Within the scope of their "H2 Mobility" initiative, the companies agreed to establish some 400 hydrogen filling stations by 2023 - still a rather modest goal, but at a distance of some 90 km between two stations, its implementation would bring at least one filling station into the reach of most fuel-cell based vehicles throughout Germany. Members of the initiative are industrial gases companies Air Liquide and Linde AG, carmaker Daimler and petrol companies OMV, Shell and Total. The first 100 stations will be operative within the next four years - high time since several carmakers have already announced plans for the commercial roll-out of fuel cell vehicles within this time frame, among them Daimler and Toyota.
The agreement between the six companies includes a detailed roadmap as well as the fundamentals for procurement and sales of the hydrogen. As the next steps, the group will launch a joint venture which will handle the gradual expansion of the filling station network. The goal of the project is to establish such a network not only in the metropolitan regions but also in rural areas and thus create an infrastructure that is fit for everyday use of such vehicles. The group earmarks an investment volume of some 350 million euros.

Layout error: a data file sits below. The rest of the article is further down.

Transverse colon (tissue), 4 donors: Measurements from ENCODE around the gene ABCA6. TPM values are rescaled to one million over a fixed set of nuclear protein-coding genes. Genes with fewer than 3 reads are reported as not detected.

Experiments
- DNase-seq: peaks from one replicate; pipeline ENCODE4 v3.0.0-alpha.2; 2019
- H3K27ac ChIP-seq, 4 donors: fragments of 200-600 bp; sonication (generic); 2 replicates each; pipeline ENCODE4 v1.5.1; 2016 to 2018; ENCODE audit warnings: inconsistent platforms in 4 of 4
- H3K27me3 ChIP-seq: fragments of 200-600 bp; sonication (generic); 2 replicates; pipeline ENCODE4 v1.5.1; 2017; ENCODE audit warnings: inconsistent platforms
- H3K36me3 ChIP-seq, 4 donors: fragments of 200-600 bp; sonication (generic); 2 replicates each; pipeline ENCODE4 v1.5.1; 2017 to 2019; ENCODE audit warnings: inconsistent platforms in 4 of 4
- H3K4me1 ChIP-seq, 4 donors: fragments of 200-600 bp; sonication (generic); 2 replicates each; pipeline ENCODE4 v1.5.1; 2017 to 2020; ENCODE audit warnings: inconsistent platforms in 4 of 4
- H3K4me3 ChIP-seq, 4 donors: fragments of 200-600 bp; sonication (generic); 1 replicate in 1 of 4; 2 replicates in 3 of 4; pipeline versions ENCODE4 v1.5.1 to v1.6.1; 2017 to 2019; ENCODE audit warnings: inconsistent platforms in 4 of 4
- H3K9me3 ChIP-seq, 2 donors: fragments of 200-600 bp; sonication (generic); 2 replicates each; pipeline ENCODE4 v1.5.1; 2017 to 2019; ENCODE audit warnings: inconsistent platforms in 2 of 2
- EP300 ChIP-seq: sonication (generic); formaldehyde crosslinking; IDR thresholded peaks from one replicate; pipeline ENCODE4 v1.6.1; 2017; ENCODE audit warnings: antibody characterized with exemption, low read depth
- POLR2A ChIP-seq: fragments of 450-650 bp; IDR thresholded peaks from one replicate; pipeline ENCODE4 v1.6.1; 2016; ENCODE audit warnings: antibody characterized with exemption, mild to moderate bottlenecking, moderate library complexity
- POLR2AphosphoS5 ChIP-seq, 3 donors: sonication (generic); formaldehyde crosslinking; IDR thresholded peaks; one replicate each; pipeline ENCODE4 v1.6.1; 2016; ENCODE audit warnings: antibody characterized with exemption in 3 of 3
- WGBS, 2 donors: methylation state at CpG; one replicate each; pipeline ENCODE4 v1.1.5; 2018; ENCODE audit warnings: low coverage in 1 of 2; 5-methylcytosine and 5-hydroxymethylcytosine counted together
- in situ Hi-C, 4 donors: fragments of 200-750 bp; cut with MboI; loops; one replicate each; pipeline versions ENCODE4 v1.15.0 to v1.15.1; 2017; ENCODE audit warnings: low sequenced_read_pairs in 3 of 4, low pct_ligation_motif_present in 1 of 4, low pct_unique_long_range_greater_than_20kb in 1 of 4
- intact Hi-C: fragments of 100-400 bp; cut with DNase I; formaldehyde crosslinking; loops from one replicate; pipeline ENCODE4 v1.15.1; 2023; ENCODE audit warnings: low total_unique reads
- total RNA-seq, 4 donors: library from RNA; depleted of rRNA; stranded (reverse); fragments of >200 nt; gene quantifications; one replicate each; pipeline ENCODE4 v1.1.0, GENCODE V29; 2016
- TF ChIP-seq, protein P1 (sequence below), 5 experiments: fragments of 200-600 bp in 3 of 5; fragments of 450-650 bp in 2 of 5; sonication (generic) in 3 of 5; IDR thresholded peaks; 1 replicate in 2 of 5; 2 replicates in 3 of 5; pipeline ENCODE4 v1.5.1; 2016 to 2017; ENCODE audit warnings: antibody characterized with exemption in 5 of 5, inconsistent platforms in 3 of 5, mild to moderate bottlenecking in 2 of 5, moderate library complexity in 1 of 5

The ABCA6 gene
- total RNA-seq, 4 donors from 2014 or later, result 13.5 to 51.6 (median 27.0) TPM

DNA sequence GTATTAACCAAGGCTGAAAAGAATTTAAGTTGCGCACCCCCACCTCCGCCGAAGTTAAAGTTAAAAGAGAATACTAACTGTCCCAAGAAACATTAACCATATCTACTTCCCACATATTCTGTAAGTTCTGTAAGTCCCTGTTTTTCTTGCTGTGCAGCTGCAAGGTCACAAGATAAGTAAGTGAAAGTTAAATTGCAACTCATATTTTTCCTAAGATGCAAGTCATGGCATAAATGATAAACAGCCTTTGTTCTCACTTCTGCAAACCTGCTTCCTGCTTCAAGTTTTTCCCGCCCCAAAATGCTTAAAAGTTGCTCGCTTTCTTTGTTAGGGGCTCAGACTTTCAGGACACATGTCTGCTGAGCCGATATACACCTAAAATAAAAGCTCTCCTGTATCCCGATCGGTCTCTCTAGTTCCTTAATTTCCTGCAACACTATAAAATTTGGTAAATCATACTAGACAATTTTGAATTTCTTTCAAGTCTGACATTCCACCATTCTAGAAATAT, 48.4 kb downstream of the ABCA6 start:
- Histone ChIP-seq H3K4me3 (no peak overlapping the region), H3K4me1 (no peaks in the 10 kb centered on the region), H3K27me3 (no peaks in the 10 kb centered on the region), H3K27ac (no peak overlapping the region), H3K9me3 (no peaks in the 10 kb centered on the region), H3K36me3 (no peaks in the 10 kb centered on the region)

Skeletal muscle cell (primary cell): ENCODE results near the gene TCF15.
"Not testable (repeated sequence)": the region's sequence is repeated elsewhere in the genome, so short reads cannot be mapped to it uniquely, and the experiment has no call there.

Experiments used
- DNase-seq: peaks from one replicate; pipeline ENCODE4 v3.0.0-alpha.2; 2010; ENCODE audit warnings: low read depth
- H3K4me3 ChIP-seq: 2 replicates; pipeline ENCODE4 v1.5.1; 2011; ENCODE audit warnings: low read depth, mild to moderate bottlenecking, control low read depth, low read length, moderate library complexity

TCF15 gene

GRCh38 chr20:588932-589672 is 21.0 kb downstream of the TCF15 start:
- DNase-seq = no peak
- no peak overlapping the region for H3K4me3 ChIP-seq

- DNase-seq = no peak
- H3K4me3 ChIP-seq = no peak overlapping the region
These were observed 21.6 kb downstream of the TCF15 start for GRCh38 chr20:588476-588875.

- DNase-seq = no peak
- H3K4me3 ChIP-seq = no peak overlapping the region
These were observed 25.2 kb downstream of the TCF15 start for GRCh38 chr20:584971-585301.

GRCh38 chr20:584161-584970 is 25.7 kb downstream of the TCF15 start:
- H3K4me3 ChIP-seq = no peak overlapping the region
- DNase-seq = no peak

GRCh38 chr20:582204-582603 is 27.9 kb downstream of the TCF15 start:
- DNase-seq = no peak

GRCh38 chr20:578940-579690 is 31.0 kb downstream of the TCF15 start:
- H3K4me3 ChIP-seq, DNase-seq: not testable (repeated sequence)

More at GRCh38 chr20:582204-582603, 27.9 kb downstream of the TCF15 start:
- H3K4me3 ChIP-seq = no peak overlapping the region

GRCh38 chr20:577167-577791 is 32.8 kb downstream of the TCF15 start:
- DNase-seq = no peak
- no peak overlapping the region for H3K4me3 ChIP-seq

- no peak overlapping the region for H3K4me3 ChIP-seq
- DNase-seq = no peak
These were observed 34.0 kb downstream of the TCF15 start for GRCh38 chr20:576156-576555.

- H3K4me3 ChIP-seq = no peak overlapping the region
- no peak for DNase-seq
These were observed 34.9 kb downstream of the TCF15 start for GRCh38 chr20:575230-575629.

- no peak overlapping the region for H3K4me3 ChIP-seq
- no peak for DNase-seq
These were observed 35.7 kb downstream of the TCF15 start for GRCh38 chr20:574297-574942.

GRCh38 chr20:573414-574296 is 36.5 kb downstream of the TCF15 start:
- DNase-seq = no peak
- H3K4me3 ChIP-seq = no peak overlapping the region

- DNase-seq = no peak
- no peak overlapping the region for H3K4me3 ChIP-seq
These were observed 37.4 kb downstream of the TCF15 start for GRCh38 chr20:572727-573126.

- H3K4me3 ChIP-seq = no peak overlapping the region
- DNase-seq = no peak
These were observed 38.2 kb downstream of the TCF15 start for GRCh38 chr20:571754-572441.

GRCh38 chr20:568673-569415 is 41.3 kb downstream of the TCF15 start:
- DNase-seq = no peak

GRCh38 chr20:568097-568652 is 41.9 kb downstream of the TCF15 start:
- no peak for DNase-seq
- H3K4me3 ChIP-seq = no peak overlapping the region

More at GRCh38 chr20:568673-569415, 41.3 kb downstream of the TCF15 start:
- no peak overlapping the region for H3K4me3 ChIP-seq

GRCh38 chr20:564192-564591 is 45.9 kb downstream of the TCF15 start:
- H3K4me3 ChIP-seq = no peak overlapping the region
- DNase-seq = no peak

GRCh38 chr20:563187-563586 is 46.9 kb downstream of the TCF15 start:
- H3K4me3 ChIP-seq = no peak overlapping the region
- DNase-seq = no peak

At the same time, the group made clear that further technological progress in the fuel cell technology are indispensible to reach a broader market acceptance. The Clean Energy Parnership (CEP), which currently evaluates fuel cell vehicles and related refuelling processes, announce to support the initiative. Members of the CEP include carmakers BMW (which conducts fuel cell research in an alliance with Toyota), Daimler, General Motors and its subsidiary Opel, Honda, Hyundai, Toyota and Volkswagen as well as electric systems supplier Siemens.